However, as they ventured deeper into the mist, it became obvious that they were being watched. Strange lights gathered in the distance, and though an unnatural silence pervaded, there was the faintest sound in the distance, like the gentle murmuring of running water — Frost, straining his ears, made out a few words of Deep Speech, the language of creatures from places unknown, whether it be deep underground or “beyond the beyond,” in a realm far beyond that of even the gods. The speakers seemed to be singing of a home that was not home, and of extinguishing all the stars. Eventually, Frost tried communicating with them, but was met with only a hushed chorus of manic voices that soon fell into silence.
As night fell, the party had no choice but to set up camp and continue in the morning. Remaining always vigilant, they turned in for the night, relying on Mist’s nigh-impenetrable traps and alarms to keep the camp safe. Shortly after turning in, though, the party awoke to the alarms going off, but nothing was in sight. They waited, but no enemies showed themselves; what’s more, a thorough search of the premises turned up nothing; even calling out into the dark night provoked no response. Again, the adventurers settled into their tents, but each time, the alarms were triggered with no danger presenting itself. Frost decided to keep watch all night with his Iron Vigil, but it was a most uneasy night for everyone.
After days of traveling into the heavy fog with no end in sight, and only the massive beacon of flame shooting into the sky from Armos’s location by which to orient themselves, the adventurers were suddenly struck from their phantom steeds by blighted wisps of explosive gas. They arose from the fog like wisps of breath on a cold day, and their numbers seemed endless as they formed out of the swamp gas, but they suddenly vanished as quickly as they had emerged.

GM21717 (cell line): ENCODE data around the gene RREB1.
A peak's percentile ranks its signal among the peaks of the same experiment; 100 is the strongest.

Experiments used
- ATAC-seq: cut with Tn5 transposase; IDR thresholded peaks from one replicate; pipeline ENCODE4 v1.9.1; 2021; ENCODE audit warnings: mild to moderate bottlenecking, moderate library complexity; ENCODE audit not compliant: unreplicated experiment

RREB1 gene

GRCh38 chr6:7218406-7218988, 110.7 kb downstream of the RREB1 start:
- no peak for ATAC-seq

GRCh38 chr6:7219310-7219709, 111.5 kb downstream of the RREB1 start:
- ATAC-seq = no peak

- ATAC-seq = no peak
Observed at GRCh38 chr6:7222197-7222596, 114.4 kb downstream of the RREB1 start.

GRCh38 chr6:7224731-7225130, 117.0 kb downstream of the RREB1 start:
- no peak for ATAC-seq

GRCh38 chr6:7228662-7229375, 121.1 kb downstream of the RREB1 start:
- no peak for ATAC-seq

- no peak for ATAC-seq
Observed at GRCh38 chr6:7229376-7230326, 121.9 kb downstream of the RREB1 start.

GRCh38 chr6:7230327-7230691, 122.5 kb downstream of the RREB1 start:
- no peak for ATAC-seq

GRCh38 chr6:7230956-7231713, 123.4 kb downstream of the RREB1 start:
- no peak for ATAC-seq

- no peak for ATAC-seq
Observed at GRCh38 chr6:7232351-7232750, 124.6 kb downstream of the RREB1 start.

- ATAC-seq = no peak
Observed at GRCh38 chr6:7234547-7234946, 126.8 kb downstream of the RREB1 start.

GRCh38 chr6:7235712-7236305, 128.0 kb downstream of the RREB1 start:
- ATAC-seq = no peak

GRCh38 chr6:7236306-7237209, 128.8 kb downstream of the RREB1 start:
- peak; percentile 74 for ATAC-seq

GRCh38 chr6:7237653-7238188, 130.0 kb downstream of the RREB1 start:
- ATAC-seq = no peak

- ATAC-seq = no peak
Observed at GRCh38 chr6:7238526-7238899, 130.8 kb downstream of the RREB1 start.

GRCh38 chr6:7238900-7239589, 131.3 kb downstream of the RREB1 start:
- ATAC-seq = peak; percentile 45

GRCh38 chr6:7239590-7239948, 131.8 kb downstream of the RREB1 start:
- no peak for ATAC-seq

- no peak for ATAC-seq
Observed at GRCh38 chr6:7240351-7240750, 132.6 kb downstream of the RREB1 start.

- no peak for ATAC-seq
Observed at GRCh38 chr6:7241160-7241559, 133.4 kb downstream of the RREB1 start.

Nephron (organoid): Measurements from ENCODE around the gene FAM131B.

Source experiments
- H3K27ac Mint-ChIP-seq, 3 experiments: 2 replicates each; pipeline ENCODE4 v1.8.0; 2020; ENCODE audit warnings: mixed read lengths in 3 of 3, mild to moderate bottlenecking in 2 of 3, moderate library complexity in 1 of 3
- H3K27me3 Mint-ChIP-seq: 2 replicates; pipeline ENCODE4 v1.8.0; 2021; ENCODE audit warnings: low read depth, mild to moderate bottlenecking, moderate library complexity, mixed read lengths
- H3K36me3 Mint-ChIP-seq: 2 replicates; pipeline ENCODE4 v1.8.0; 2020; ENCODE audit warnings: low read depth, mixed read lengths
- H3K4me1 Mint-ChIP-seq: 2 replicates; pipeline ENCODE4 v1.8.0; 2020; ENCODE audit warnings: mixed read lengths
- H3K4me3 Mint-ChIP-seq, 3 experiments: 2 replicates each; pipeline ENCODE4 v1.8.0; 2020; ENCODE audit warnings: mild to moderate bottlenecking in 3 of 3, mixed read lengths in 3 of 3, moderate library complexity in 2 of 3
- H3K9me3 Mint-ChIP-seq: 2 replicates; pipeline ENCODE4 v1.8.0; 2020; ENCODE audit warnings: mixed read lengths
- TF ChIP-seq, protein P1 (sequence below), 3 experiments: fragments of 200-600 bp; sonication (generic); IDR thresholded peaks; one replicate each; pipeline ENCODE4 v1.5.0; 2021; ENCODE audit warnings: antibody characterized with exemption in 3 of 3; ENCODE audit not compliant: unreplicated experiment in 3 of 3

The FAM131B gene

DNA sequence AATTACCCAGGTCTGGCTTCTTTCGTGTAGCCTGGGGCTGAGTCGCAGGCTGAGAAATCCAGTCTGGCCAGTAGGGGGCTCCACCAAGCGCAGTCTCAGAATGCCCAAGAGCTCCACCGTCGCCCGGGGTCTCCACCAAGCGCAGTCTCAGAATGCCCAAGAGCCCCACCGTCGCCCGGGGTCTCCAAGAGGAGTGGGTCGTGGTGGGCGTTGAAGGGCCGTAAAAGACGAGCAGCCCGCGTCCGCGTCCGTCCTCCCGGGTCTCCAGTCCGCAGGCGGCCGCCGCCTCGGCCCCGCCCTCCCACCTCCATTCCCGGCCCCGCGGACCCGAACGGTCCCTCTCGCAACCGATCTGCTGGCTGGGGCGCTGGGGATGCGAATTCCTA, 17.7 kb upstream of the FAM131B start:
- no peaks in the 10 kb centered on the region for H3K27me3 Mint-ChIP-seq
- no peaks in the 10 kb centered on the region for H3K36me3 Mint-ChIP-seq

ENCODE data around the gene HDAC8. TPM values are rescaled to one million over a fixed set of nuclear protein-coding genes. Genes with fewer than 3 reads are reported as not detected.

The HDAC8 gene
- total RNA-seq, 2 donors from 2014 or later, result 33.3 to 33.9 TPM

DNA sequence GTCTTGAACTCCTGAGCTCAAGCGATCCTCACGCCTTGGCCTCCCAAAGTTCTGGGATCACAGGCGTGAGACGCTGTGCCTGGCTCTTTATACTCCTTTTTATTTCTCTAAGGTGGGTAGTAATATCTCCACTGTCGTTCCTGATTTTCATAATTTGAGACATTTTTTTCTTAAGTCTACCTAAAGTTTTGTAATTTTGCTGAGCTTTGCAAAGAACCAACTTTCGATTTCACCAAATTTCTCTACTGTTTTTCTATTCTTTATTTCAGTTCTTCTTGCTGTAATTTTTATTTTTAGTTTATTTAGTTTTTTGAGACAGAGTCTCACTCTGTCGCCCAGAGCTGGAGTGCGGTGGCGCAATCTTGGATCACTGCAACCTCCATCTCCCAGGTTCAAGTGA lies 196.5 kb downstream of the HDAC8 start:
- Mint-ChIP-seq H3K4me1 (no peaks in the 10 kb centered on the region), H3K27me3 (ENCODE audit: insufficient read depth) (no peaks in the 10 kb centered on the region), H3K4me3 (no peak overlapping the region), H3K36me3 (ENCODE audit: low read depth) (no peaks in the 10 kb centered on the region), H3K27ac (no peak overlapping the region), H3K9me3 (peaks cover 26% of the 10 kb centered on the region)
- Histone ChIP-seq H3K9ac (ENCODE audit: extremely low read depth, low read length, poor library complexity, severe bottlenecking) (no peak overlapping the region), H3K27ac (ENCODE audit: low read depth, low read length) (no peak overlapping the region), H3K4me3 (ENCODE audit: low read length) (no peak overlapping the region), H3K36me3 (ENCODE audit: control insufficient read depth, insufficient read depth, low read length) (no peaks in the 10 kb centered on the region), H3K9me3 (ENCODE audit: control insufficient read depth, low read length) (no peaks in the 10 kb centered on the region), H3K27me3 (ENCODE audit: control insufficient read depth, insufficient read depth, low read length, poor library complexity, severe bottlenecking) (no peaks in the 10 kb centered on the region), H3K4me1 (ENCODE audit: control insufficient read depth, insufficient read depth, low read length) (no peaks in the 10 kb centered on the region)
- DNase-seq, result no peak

All the while that the party had been traveling through the swamp, Bleidd had been becoming increasingly paranoid. At first, he thought he saw shapes out of the corner of his eyes, but chalked it up to the dreadfully eerie atmosphere. But then he began to see vaguely humanoid figures in the distance, and a face that peered up at him from the water that was gone when he looked back. Though Bleidd was insistent that he was seeing odd things, none of the others experienced the same hallucinations, despite their equally high-strung nerves. As the days passed, Bleidd’s paranoia reached terrifying heights, as he began to see ghostly figures when he turned around that were nowhere to be seen when he turned to take another look. Then, the figures began to appear more clearly, and even when he turned away and looked back, they would still be there as often as they would not. In the last days within the swamp, more and more ghastly figures appeared, drawing closer and closer to him, until by the last day he was constantly surrounded by gruesome figures who appeared to have died in violent ways, and their eyes were fixated on him at all times. Though he was terrified, his comrades could do nothing but speculate as to why this phenomenon was occurring to him.